Poetry Wire Books

Like the final notes of Schubert

Two poets who exude stateliness and philosophy in their work

In a poem, ‘The Hourglass’, perched on a ladder, she is counting the missing tiles on a friend’s roof:

The Velux window seesaws, reflects your face in

the clouds. You stand on edge, streamlined as a stalagmite,

on the spiralling staircase, steadying me with your touch.

This can’t be love? I ask myself as I perch on your roof,

surveying the texture of weather-beaten tiles with a field-glass …

This is Shanta Acharya, tentative, not sure whether to turn an incident into a metaphor, and yet almost managing to. She does climb down the ladder into the magnetic field of arms, but refrains from any overt conclusion. This restraint characterises her poetry, and possibly her life as well, for can one divorce poetry from life? Acharya has a doctorate on Emerson from Oxford, has written large expensive books on finance and her poems have been published in at least 50 journals in the U.K. And she has published five volumes of poetry, most of them in the U.K.

Difficult themes

She tackles themes—life, death, doubt, faith—where others would not easily venture. I’d like to believe in a benign God./ Perhaps in my own sceptical way I do./ Doubting is one way of believing. And from a poem ‘Let Me Go’: Let me go smiling, not blinded by light. The poem ends with the lines, If only we could move with the grace of light/ through glass, water, bodies, worlds/ Like words settling for life not oblivion,/ racing through the tunnel of time, a child announcing its arrival. I came to these lines after initially loving them, but I now find a clutter of images at the end. The tunnel of time and the child could have come later in the poem.

There is a stateliness about her poems. Take this favourite: After great struggle/ descends/ an alternative calm./ The mind’s swirling sky/ now emptied of its thoughts in snowstorm./ Wrapped up like Trappist monks/ the trees preserve an immaculate silence.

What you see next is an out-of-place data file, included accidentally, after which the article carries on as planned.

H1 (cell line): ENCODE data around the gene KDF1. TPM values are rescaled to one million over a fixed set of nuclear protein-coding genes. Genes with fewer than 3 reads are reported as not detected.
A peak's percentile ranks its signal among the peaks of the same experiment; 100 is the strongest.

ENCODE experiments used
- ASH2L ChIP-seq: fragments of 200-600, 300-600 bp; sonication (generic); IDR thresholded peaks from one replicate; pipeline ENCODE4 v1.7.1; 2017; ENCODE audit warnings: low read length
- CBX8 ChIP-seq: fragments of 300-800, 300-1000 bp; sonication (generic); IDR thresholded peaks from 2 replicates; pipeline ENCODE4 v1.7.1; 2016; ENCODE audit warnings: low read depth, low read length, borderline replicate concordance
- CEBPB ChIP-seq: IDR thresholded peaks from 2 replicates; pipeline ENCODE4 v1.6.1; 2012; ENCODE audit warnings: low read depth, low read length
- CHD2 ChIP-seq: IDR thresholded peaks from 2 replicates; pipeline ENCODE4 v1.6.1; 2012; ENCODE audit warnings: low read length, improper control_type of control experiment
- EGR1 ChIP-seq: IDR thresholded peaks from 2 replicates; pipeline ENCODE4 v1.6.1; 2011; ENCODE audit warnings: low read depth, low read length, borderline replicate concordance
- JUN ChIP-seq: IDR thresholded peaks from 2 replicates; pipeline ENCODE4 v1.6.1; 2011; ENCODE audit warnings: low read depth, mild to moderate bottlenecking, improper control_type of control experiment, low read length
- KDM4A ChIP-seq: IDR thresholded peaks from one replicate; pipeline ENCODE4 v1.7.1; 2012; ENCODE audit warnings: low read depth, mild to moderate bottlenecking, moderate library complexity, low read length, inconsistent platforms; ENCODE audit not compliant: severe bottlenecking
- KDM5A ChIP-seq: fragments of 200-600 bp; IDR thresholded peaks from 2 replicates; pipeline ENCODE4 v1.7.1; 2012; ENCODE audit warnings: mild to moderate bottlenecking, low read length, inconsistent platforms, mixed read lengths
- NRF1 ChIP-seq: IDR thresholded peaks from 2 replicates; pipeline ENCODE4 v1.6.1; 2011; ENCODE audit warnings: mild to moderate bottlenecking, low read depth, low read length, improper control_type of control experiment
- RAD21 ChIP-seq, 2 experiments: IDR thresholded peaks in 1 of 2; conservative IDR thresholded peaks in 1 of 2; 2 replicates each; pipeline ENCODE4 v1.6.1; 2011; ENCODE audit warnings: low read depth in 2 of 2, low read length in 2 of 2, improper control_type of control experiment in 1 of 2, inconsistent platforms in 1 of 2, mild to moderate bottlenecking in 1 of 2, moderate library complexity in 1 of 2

A fine poem on her father turns into a poem on belief and disbelief. You were blessed with faith, not struck with uncertainty/ about the nature and existence of God./ I got lost somewhere along the way/ —my faith changing colour like a chameleon. Her poem, ‘Beware’ was chosen as The Guardian’s ‘Poem of the Week’. It is a fine diptych on living in a third world country and a Western one, written, as the paper said ‘with the clarity of a black-and-white movie.’

In ‘London: 7 July 2005’ she writes a poem, tight as a knot, on the bombs that went off. Flash of yellow light, blinding/ the splinter of glass in my eye—/then silence as if thunder has lost its calling,/ brain’s beating tide of blood drumming…, she brings out the terror like an eye witness. This volume, Imagine: New and Selected Poems, is a welcome book.

Diana Bridge’s poems, like her autumn leaves, cascade / as lightly as the final notes of Schubert. Bridge’s poetry is an outcrop of vast scholarship, a profound and sympathetic understanding of the cultures she is familiar with (Chinese and Indian particularly) and an extremely observant eye that can spot ‘the flow of flawed stone’ and a gourd breast in Konark, that is enough to/ tip you into worship.

Bridge was a member of the New Zealand Foreign Service. She resigned to study Chinese language and literature and became the first foreigner to teach in the Chinese department in Hong Kong University. Her husband was ambassador to India for over three years. No wonder she deeply empathises with Indian and Chinese culture and people. She has won many awards, and the Irish poet Vona Groarke, while handing over an award, described her work as ‘possibly amongst the best being written anywhere right now’, going to talk about ‘the carefully wrought thought and language’ and ‘the beauty of the phrasing’.

Eye for detail

The new poems in the book In the Supplementary Garden: New and Selected poems cover just 30 pages. She is first and foremost a landscape poet, because very few have the eye to focus on what she sees or the rich imagination to take off from there.

From the 4-wheel drive I see the plain

shimmer and lift, lap around wheels,

a dance floor for the buck who steps,

languid as a violin, into the open.

His doe flickers, tawny, behind cover,

The ineffectual purdah of trees.

The nilgai’s coat is blue, a patch

Of foreign language rinsed in haze.

But in most poems, she applies the fine black line of philosophy. In ‘Othello in Kathakali’, Bridge sees Desdemona’s strip of neck/ twists in his fingers. She has an interesting sequence on Sarnath. You come upon him as you turn the corner/ like the surprise of an idea. At the end of the poem she realises that from here to the base of the statue is quite a long way.

A pity one can’t talk of her fine poems on Chinese vases and paintings for lack of space here. But then, both these poets needed more space, for both have a large frame of reference.

The writer is a poet and novelist.

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Printable version | Feb 18, 2020 9:48:18 PM | https://www.thehindu.com/books/like-the-final-notes-of-schubert/article18934292.ece

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